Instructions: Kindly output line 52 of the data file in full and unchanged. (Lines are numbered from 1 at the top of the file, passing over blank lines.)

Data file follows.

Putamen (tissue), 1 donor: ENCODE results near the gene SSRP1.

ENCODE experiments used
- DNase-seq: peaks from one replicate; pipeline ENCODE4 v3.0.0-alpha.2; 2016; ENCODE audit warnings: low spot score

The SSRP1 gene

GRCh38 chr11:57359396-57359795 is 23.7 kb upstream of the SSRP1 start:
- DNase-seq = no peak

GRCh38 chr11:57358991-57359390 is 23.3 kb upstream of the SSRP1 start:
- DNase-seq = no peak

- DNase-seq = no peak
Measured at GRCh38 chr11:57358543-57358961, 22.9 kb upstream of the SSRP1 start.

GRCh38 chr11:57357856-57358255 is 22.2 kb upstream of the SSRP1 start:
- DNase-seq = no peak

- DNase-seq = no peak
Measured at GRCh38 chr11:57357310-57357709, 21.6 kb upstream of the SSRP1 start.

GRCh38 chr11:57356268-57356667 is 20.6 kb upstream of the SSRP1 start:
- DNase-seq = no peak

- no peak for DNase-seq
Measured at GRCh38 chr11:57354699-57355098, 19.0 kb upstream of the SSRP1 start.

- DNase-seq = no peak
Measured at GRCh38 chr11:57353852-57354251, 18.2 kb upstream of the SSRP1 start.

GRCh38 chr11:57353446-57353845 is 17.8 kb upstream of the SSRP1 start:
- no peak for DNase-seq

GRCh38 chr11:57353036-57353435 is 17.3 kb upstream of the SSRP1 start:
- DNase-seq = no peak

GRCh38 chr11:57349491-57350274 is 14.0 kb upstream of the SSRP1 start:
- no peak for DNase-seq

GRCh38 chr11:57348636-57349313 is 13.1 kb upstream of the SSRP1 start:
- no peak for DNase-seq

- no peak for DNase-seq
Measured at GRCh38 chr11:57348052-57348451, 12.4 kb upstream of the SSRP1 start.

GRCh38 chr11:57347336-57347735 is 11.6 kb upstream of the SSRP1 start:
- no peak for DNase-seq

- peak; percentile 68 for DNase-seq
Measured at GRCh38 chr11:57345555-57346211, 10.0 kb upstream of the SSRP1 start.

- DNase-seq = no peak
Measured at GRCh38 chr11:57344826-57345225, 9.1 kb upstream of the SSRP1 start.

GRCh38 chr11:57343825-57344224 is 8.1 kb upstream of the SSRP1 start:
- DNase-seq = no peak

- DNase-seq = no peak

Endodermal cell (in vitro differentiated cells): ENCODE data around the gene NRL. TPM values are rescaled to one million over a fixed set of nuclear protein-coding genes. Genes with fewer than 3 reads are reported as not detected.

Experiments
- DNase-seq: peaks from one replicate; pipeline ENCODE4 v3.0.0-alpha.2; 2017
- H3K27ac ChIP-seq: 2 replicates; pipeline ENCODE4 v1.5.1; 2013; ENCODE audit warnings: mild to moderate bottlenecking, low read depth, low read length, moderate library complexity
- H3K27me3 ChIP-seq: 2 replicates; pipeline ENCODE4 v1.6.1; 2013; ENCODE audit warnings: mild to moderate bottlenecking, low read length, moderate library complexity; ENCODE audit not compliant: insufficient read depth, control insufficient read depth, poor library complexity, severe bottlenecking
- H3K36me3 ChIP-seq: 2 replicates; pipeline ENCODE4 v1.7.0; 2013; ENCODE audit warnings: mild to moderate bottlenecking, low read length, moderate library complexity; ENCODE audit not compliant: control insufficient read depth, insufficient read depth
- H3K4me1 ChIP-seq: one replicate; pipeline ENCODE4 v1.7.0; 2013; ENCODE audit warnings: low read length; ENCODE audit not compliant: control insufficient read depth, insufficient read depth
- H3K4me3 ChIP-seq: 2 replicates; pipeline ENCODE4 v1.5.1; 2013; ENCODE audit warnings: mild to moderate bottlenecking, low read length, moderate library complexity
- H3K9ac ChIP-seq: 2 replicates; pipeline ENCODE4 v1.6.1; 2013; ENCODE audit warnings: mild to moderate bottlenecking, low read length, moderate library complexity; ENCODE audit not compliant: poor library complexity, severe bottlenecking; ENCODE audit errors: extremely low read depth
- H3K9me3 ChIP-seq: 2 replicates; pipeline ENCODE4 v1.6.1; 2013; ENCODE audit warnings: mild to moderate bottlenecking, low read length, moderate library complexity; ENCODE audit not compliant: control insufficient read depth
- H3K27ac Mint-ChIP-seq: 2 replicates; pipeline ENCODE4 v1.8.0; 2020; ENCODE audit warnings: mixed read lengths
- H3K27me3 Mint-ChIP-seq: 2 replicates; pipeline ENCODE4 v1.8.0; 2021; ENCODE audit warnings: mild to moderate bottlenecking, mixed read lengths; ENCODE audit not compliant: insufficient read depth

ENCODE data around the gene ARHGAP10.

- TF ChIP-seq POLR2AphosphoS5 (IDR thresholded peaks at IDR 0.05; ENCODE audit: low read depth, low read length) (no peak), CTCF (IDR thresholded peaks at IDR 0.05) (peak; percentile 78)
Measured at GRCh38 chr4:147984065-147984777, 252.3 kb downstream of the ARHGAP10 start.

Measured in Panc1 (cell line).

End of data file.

ENCODE data around the gene ARHGAP10.